Lands are where the rifling starts in the chamber. If you seat a bullet longer than the lands, it will crush back into the case when you close the bolt.
    "Couple thou off the lands" (0.5mm) is a common starting freebore for nerds that care a lot about that.
    You will generally struggle to get that close to the lands with modern projectiles (which are pointier) and a factory chamber (which has a huge distance to lands). Having a large "jump" (distance to lands) doesn't seem to affect me that much, most factory swedes seem to shoot well enough without it being an issue.

    Attachment 96265
    Correct me if I'm wrong here, but isn't it important to measure to the ogive when working out all these measurements? I know lead tipped pills vary drastically in length, even a lot of the lengths of ELDs I've measured aren't exactly that consistent. @chalkeye do you mean 20 thou? The average reloader will struggle to do anything down to 2 thou.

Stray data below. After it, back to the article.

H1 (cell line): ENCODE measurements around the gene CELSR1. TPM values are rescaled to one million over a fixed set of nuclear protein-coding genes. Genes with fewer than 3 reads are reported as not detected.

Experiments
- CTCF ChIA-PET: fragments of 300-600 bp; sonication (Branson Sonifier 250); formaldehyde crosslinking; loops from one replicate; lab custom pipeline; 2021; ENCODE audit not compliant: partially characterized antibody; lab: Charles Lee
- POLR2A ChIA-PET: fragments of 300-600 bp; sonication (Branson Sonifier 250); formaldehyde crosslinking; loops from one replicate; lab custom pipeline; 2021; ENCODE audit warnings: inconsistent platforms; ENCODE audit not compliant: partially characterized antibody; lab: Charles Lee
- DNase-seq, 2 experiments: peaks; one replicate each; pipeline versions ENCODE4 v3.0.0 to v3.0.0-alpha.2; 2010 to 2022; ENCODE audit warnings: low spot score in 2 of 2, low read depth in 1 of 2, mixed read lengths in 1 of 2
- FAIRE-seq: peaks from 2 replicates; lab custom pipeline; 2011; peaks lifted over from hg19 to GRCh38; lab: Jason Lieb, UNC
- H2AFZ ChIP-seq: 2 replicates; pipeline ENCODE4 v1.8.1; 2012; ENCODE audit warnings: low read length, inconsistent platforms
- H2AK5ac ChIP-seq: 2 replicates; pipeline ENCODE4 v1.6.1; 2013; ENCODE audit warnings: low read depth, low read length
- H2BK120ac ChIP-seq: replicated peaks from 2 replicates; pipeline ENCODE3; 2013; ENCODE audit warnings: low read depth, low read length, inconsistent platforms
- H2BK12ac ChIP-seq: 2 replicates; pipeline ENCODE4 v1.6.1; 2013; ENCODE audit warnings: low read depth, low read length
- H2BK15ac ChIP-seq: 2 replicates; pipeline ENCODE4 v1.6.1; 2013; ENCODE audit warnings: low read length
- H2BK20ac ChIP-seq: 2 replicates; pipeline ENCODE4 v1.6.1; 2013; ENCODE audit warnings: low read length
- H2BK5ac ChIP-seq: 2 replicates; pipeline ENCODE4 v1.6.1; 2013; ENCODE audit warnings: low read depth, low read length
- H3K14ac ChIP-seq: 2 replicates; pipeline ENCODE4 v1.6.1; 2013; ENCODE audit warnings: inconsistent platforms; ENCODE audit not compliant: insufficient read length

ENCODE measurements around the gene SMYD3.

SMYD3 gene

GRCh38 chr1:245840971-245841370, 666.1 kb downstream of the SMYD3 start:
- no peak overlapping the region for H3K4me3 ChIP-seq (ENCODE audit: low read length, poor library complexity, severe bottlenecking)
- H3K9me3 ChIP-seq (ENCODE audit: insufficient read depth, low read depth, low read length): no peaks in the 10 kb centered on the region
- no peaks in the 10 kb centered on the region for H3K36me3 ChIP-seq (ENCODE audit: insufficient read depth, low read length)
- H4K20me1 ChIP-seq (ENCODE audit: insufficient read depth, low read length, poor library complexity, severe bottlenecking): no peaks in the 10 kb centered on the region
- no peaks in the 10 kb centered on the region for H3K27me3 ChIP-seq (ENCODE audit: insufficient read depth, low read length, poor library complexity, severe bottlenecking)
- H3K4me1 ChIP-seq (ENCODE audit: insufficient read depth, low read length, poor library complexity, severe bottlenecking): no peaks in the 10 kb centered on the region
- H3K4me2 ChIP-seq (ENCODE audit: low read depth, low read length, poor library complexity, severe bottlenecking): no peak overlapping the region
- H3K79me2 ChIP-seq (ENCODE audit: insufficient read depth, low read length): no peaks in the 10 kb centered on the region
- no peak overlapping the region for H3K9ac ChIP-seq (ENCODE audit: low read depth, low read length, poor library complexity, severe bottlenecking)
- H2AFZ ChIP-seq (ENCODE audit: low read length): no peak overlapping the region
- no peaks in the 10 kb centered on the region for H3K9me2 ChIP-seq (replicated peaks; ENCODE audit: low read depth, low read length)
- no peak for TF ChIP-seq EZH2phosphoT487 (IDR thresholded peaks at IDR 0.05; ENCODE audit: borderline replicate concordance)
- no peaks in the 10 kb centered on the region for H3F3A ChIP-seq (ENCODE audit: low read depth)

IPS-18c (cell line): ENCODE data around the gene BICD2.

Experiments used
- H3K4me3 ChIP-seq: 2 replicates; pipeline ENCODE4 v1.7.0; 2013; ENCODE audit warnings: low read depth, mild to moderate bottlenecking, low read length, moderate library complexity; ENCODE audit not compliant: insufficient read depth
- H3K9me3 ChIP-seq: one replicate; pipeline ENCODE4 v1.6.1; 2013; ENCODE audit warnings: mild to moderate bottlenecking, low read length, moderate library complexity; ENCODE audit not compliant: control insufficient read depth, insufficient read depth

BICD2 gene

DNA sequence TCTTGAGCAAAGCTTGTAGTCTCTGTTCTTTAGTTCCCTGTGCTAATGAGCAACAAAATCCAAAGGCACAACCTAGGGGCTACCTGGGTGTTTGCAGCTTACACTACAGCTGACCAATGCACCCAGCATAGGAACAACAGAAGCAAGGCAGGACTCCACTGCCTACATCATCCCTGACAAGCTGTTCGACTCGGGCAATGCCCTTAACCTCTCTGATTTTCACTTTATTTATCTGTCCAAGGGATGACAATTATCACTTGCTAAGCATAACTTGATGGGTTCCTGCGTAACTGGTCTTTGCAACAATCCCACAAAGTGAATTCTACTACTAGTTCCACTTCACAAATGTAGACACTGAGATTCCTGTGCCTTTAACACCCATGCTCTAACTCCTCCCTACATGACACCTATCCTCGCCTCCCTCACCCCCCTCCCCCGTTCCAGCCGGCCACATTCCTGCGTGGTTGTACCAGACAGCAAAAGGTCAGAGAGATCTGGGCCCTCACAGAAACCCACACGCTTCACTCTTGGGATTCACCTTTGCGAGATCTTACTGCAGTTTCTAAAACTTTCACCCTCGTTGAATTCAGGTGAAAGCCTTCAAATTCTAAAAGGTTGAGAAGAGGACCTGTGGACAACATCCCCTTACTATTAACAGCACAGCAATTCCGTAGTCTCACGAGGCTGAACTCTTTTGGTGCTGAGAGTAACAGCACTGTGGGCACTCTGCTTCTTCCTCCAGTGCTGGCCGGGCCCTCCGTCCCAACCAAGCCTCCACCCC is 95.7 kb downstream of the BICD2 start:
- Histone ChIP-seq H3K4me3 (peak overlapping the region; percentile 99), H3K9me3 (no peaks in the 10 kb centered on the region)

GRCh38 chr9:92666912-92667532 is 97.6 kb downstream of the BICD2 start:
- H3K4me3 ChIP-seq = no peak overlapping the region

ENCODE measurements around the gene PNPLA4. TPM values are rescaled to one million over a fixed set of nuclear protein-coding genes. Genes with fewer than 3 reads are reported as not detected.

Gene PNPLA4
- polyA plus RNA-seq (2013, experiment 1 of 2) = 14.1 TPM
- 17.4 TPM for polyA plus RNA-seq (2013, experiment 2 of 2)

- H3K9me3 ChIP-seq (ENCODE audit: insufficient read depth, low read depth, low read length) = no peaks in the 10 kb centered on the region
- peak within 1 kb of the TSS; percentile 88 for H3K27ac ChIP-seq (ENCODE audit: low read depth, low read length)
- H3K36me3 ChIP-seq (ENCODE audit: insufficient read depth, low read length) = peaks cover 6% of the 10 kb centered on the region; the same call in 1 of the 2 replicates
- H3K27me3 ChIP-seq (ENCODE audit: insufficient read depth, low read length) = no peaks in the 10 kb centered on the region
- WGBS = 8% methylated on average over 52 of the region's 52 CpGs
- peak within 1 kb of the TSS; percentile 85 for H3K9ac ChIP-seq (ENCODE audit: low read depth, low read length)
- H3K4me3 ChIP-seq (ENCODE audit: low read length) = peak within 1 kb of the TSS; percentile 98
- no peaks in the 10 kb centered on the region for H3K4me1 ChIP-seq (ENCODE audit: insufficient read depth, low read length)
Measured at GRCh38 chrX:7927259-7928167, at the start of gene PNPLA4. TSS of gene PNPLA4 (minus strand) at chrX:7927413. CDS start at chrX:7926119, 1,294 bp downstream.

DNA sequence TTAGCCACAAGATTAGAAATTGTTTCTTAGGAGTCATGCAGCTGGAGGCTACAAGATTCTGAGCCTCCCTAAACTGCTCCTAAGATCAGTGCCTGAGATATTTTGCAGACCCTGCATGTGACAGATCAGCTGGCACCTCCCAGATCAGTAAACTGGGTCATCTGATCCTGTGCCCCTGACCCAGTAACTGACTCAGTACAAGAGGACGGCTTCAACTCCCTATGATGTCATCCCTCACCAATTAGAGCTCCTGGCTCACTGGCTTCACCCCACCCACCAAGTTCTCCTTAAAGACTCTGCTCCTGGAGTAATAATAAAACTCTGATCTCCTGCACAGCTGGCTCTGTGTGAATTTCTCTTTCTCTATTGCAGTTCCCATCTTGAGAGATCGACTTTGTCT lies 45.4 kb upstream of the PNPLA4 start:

chalkeye likes this.

  13. #13
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    @Sr5dan check out this video mate. Will give you a basic idea. Measuring to the ogive of the bullet when reloading will keep you a lot more consistent.
    https://www.youtube.com/watch?v=3kL0HIgqqjU

  14. #14
    Member outdoorlad's Avatar
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    See if you can find a copy of Nick Harvey’s Practical reloading book and have a good read of it.
    Shut up, get out & start pushing!

  15. #15
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    Read all the reloading books you can find first. I went cover to cover on 3 books before researching more info on the web then went from there.